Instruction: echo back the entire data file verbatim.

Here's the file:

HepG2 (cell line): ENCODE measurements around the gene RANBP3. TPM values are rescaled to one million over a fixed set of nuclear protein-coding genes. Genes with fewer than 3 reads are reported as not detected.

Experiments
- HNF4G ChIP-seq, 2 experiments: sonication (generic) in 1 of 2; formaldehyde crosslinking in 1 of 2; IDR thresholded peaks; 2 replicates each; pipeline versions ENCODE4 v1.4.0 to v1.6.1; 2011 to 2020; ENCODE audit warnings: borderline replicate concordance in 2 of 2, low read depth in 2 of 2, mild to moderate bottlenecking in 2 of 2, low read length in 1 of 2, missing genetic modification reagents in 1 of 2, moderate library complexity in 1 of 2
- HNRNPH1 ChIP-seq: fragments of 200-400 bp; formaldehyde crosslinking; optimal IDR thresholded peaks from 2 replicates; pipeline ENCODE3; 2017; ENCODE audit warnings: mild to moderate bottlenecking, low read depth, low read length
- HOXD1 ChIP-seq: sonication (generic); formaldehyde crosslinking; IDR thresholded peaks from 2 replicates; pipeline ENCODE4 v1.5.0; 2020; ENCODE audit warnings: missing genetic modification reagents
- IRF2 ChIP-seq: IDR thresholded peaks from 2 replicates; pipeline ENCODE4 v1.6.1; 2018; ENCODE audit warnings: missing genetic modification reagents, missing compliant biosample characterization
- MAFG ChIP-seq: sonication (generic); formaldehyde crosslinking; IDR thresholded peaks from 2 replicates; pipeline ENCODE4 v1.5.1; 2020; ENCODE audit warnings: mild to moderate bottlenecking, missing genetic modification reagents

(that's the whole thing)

HepG2 (cell line): ENCODE measurements around the gene RANBP3. TPM values are rescaled to one million over a fixed set of nuclear protein-coding genes. Genes with fewer than 3 reads are reported as not detected.

Experiments
- HNF4G ChIP-seq, 2 experiments: sonication (generic) in 1 of 2; formaldehyde crosslinking in 1 of 2; IDR thresholded peaks; 2 replicates each; pipeline versions ENCODE4 v1.4.0 to v1.6.1; 2011 to 2020; ENCODE audit warnings: borderline replicate concordance in 2 of 2, low read depth in 2 of 2, mild to moderate bottlenecking in 2 of 2, low read length in 1 of 2, missing genetic modification reagents in 1 of 2, moderate library complexity in 1 of 2
- HNRNPH1 ChIP-seq: fragments of 200-400 bp; formaldehyde crosslinking; optimal IDR thresholded peaks from 2 replicates; pipeline ENCODE3; 2017; ENCODE audit warnings: mild to moderate bottlenecking, low read depth, low read length
- HOXD1 ChIP-seq: sonication (generic); formaldehyde crosslinking; IDR thresholded peaks from 2 replicates; pipeline ENCODE4 v1.5.0; 2020; ENCODE audit warnings: missing genetic modification reagents
- IRF2 ChIP-seq: IDR thresholded peaks from 2 replicates; pipeline ENCODE4 v1.6.1; 2018; ENCODE audit warnings: missing genetic modification reagents, missing compliant biosample characterization
- MAFG ChIP-seq: sonication (generic); formaldehyde crosslinking; IDR thresholded peaks from 2 replicates; pipeline ENCODE4 v1.5.1; 2020; ENCODE audit warnings: mild to moderate bottlenecking, missing genetic modification reagents